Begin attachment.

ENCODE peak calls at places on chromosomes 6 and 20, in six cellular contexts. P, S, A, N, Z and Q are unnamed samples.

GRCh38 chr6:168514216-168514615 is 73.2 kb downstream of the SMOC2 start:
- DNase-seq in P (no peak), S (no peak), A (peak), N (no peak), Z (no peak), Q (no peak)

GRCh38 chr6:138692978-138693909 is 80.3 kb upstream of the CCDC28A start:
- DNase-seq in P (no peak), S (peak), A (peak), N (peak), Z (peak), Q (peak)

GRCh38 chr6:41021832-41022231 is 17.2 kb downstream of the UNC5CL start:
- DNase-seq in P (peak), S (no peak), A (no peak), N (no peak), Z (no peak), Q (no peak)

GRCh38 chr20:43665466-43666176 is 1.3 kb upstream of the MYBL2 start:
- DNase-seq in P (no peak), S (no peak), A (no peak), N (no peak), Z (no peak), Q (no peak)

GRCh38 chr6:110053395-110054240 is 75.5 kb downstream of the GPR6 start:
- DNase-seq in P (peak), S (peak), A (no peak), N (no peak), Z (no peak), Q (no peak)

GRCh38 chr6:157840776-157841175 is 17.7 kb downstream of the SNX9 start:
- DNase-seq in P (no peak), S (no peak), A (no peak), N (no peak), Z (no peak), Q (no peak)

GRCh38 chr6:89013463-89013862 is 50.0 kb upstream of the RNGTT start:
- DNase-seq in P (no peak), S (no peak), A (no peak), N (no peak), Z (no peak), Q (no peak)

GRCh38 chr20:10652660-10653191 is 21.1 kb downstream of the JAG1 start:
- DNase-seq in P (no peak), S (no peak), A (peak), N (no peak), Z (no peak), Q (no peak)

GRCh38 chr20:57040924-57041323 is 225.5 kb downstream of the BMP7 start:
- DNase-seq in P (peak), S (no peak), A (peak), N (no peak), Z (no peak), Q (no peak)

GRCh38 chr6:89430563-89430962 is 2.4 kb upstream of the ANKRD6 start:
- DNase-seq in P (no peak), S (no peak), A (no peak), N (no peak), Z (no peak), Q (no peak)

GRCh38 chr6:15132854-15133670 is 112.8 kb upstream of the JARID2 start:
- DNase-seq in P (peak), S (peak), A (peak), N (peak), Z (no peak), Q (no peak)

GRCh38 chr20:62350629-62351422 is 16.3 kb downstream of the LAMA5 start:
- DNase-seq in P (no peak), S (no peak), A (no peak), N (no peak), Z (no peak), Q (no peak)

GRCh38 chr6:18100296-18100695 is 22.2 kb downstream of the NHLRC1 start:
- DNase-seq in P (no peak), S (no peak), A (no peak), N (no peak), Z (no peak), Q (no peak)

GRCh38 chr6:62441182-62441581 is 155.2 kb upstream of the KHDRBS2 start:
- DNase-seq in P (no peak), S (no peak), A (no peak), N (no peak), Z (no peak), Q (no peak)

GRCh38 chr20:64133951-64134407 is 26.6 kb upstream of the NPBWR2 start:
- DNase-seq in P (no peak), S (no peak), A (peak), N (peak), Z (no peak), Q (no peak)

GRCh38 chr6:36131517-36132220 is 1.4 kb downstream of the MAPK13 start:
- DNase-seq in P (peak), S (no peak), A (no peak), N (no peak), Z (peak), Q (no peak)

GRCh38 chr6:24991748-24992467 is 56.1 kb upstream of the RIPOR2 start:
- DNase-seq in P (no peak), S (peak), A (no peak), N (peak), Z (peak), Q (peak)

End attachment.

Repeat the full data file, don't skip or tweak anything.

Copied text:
ENCODE peak calls at places on chromosomes 6 and 20, in six cellular contexts. P, S, A, N, Z and Q are unnamed samples.

GRCh38 chr6:168514216-168514615 is 73.2 kb downstream of the SMOC2 start:
- DNase-seq in P (no peak), S (no peak), A (peak), N (no peak), Z (no peak), Q (no peak)

GRCh38 chr6:138692978-138693909 is 80.3 kb upstream of the CCDC28A start:
- DNase-seq in P (no peak), S (peak), A (peak), N (peak), Z (peak), Q (peak)

GRCh38 chr6:41021832-41022231 is 17.2 kb downstream of the UNC5CL start:
- DNase-seq in P (peak), S (no peak), A (no peak), N (no peak), Z (no peak), Q (no peak)

GRCh38 chr20:43665466-43666176 is 1.3 kb upstream of the MYBL2 start:
- DNase-seq in P (no peak), S (no peak), A (no peak), N (no peak), Z (no peak), Q (no peak)

GRCh38 chr6:110053395-110054240 is 75.5 kb downstream of the GPR6 start:
- DNase-seq in P (peak), S (peak), A (no peak), N (no peak), Z (no peak), Q (no peak)

GRCh38 chr6:157840776-157841175 is 17.7 kb downstream of the SNX9 start:
- DNase-seq in P (no peak), S (no peak), A (no peak), N (no peak), Z (no peak), Q (no peak)

GRCh38 chr6:89013463-89013862 is 50.0 kb upstream of the RNGTT start:
- DNase-seq in P (no peak), S (no peak), A (no peak), N (no peak), Z (no peak), Q (no peak)

GRCh38 chr20:10652660-10653191 is 21.1 kb downstream of the JAG1 start:
- DNase-seq in P (no peak), S (no peak), A (peak), N (no peak), Z (no peak), Q (no peak)

GRCh38 chr20:57040924-57041323 is 225.5 kb downstream of the BMP7 start:
- DNase-seq in P (peak), S (no peak), A (peak), N (no peak), Z (no peak), Q (no peak)

GRCh38 chr6:89430563-89430962 is 2.4 kb upstream of the ANKRD6 start:
- DNase-seq in P (no peak), S (no peak), A (no peak), N (no peak), Z (no peak), Q (no peak)

GRCh38 chr6:15132854-15133670 is 112.8 kb upstream of the JARID2 start:
- DNase-seq in P (peak), S (peak), A (peak), N (peak), Z (no peak), Q (no peak)

GRCh38 chr20:62350629-62351422 is 16.3 kb downstream of the LAMA5 start:
- DNase-seq in P (no peak), S (no peak), A (no peak), N (no peak), Z (no peak), Q (no peak)

GRCh38 chr6:18100296-18100695 is 22.2 kb downstream of the NHLRC1 start:
- DNase-seq in P (no peak), S (no peak), A (no peak), N (no peak), Z (no peak), Q (no peak)

GRCh38 chr6:62441182-62441581 is 155.2 kb upstream of the KHDRBS2 start:
- DNase-seq in P (no peak), S (no peak), A (no peak), N (no peak), Z (no peak), Q (no peak)

GRCh38 chr20:64133951-64134407 is 26.6 kb upstream of the NPBWR2 start:
- DNase-seq in P (no peak), S (no peak), A (peak), N (peak), Z (no peak), Q (no peak)

GRCh38 chr6:36131517-36132220 is 1.4 kb downstream of the MAPK13 start:
- DNase-seq in P (peak), S (no peak), A (no peak), N (no peak), Z (peak), Q (no peak)

GRCh38 chr6:24991748-24992467 is 56.1 kb upstream of the RIPOR2 start:
- DNase-seq in P (no peak), S (peak), A (no peak), N (peak), Z (peak), Q (peak)